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The eruption of the Laacher See volcano (~13,000 years BP) and possible fluoride poisoning amongst contemporaneous wildlife and human foragers—Outline of a hypothesis and the way to test it

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At about 13,000 calendar years before present (BP) the Laacher See volcano, located in present-day western Germany, erupted catastrophically. It has been argued that this eruption and its attendant ash fallout played a causal role in the demographic and cultural change documented archaeologically amongst contemporaneous human hunter?gatherer populations in northern Europe. The population displacement and subsequent changes in material culture are clearly visible in the archaeological record, especially in southern Scandinavia. A particular challenge to this scenario is the apparently paradoxical proposition that the effects of the Laacher See volcanic eruption became more pronounced with distance from the volcano itself. There are, however, several documented detrimental health effects of volcanic eruptions that, owing to the physical properties of the ash fallout, actually do become more severe with distance from the eruptive centre. Volcanic eruptions introduce large amounts of chemicals into the atmosphere and deposit these, via ash fallout, in the environment. Here, we explore the hypothesis that the deposition of tephra with a high fluoride content contributed to making the landscapes affected by Laacher See ash fallout unsuitable for wildlife and humans. We briefly describe the possible fate of the fluoride released by the Laacher See volcanic eruption and its potential effects on northern European ecosystems with particular attention to impact pathways from wildlife to humans and to humans directly. Finally, we outline possible avenues of empirically investigating fluoride toxicosis in wildlife, especially large mammalian herbivores, following this volcanic event.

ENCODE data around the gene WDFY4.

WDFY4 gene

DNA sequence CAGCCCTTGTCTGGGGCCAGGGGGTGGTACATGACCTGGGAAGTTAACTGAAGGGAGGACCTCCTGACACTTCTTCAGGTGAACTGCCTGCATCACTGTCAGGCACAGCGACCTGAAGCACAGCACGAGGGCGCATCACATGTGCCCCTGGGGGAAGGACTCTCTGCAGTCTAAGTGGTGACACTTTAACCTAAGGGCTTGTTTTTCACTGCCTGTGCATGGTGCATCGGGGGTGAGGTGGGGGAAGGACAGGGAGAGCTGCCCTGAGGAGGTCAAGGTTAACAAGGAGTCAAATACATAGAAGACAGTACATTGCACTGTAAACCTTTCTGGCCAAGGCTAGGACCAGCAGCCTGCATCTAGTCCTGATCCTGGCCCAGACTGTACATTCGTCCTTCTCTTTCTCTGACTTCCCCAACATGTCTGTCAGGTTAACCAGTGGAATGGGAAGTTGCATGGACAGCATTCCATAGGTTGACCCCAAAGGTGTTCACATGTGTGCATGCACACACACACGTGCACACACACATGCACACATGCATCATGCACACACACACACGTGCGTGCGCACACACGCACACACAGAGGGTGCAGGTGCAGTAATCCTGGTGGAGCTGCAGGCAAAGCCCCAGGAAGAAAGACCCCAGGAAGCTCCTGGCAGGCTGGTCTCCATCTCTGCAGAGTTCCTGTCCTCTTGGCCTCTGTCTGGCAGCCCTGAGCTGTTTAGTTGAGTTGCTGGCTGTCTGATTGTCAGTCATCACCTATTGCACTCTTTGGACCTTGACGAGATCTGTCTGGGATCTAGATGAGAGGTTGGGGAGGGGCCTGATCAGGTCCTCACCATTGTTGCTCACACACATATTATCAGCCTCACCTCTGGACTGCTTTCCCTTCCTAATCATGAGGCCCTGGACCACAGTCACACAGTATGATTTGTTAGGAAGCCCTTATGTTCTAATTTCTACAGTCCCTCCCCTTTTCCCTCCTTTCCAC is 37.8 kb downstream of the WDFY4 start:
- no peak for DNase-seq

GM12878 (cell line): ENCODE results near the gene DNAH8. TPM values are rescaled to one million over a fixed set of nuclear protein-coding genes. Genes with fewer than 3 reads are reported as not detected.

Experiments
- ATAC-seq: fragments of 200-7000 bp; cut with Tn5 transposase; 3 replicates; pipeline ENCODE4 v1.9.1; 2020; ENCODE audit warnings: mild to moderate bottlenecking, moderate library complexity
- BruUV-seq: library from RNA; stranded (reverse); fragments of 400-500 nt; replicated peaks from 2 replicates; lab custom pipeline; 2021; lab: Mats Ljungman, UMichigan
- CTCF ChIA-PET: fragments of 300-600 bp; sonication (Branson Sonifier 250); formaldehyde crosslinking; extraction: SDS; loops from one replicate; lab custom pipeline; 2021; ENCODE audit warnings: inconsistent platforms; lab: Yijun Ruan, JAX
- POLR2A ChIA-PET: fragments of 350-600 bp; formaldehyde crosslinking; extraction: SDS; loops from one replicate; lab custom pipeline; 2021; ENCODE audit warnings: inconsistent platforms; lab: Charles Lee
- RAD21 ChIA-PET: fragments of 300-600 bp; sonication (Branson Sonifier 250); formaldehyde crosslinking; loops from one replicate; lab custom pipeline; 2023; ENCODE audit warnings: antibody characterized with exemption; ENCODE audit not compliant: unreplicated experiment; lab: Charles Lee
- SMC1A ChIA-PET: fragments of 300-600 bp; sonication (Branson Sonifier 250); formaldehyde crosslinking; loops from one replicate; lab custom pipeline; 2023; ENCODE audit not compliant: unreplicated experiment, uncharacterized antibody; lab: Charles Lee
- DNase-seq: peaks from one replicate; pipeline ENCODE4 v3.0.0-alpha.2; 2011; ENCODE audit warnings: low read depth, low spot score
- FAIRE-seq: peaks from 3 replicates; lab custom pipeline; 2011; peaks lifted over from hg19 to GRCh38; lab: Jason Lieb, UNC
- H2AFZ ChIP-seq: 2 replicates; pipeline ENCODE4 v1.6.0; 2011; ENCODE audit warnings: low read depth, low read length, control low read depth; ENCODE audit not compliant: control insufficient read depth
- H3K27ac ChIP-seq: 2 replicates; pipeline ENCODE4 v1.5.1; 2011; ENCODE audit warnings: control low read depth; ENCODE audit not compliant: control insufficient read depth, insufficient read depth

Original languageEnglish
JournalInternational Journal of Osteoarchaeology
Volume30
Issue6
Pages (from-to)855-871
Number of pages17
ISSN1047-482X
DOIs
Publication statusPublished - 2020

    Research areas

  • dental fluorosis, fluoride toxicosis, Laacher See, skeletal fluorosis, volcanism, wildlife toxicology

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